Blair hails ‘green UK’ but rejects heavy taxes

Tony Blair has praised Britain’s role as a global leader on climate change, but insisted he would not penalise people driving cars or taking cheap flights in a bid to save the planet.

The prime minister said the UK had “done better than most countries” in cutting carbon emissions, noting that it was on course to double its targets under the Kyoto protocol where most signatory countries would not even meet them.

He admitted “we haven’t done well enough”, acknowledging that when airline emissions are included, Britain’s carbon dioxide emissions have gone up since 1990, but stressed the government was making a difference in the fight against global warming.

This included working with Europe to expand the emissions trading scheme (ETS) to include the aviation industry, and with the US to secure an international agreement on cutting carbon emissions to replace Kyoto from 2012.

However, in a move likely to anger environmentalists, Mr Blair repeated his belief that any changes to cut carbon emissions at home must be “practical” and balance the rights of individuals to drive their cars or go on foreign holidays.

“Having gone through the fuel protests myself, it was a reminder to me of the fact that however radical your proposals are, they’ve also got to be sensible,” he told senior MPs on the House of Commons liaison committee this morning.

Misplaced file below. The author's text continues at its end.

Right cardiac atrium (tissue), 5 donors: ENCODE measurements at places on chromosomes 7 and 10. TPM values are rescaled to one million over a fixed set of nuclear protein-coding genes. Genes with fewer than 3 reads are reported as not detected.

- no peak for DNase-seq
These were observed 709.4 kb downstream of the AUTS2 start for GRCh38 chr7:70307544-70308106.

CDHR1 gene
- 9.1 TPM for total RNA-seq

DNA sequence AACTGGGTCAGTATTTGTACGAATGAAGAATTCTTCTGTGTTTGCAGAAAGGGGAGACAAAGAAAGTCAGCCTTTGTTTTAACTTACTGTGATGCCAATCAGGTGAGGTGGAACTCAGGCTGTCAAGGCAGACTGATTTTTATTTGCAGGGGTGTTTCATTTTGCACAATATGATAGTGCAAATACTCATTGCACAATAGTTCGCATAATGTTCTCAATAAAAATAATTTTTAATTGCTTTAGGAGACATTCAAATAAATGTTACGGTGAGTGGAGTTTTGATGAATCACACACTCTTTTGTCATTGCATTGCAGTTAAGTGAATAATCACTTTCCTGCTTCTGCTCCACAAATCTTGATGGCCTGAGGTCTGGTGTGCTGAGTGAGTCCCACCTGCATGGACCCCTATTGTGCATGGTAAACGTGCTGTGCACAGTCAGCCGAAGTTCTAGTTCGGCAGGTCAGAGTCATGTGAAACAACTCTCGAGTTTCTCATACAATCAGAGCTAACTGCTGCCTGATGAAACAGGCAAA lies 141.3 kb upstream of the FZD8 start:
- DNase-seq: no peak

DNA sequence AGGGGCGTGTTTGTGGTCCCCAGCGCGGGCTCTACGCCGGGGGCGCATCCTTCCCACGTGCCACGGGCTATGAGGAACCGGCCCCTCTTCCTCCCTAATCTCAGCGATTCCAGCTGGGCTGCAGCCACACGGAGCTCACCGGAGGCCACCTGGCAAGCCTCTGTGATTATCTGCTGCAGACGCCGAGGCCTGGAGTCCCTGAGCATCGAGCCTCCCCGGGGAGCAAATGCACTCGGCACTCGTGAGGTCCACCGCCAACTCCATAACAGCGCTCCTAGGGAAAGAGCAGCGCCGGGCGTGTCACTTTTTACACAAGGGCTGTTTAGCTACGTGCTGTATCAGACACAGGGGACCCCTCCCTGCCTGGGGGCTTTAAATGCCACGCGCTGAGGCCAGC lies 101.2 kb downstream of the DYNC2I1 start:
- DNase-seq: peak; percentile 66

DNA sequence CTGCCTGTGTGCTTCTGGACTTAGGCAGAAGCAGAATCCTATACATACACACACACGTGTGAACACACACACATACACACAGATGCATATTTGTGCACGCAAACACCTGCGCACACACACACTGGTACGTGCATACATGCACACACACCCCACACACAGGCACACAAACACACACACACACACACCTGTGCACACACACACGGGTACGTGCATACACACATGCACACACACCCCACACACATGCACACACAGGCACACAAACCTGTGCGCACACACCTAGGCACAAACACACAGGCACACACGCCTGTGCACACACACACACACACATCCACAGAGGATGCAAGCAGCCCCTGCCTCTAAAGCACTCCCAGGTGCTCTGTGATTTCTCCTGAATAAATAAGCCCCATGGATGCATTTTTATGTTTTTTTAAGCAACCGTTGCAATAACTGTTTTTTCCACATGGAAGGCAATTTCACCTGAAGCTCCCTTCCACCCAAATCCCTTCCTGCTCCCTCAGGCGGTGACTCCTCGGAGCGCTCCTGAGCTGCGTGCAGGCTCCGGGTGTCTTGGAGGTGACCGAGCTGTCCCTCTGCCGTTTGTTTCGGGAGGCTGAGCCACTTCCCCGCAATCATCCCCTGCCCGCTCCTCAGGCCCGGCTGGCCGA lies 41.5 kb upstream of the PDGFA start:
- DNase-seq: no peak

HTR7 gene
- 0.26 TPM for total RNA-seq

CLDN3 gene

Gordon Brown’s recent decision to double air passenger duty (APD) was hailed as a move towards greater green taxation but has also been criticised as a stealth tax that is too small to really change people’s behaviour by stopping them flying.

Today Mr Blair said the move “was a step” towards changing behaviour but insisted: “I personally think that it is just not serious or practical to say to people don’t travel by air.”

He added: “If you did you would simply get a backlash, often from some of the lower income families for whom cheap air travel has been a great bonus.”

However, Mr Blair stressed the government was taking action to reduce Britain’s effect on global warming, arguing that the climate change bill would be the “most valuable thing that’s been brought forward from the government on green issues”.

Although it has been criticised by opposition parties and environmental campaigners for not including annual emission targets, the prime minister said the legislation would set out “a more rigorous attempt to reduce CO2 emissions in the time to come”.

On the international stage, he praised Britain’s role in the creation of the ETS and said his government’s much-maligned relationship with the US administration was responsible for a change in the American view towards climate change.

“I think there is a changing mood in America which is very positive and that’s why I think it’s possible that we will get agreement at least on the principles that will govern a [post-Kyoto] framework after 2012,” he said.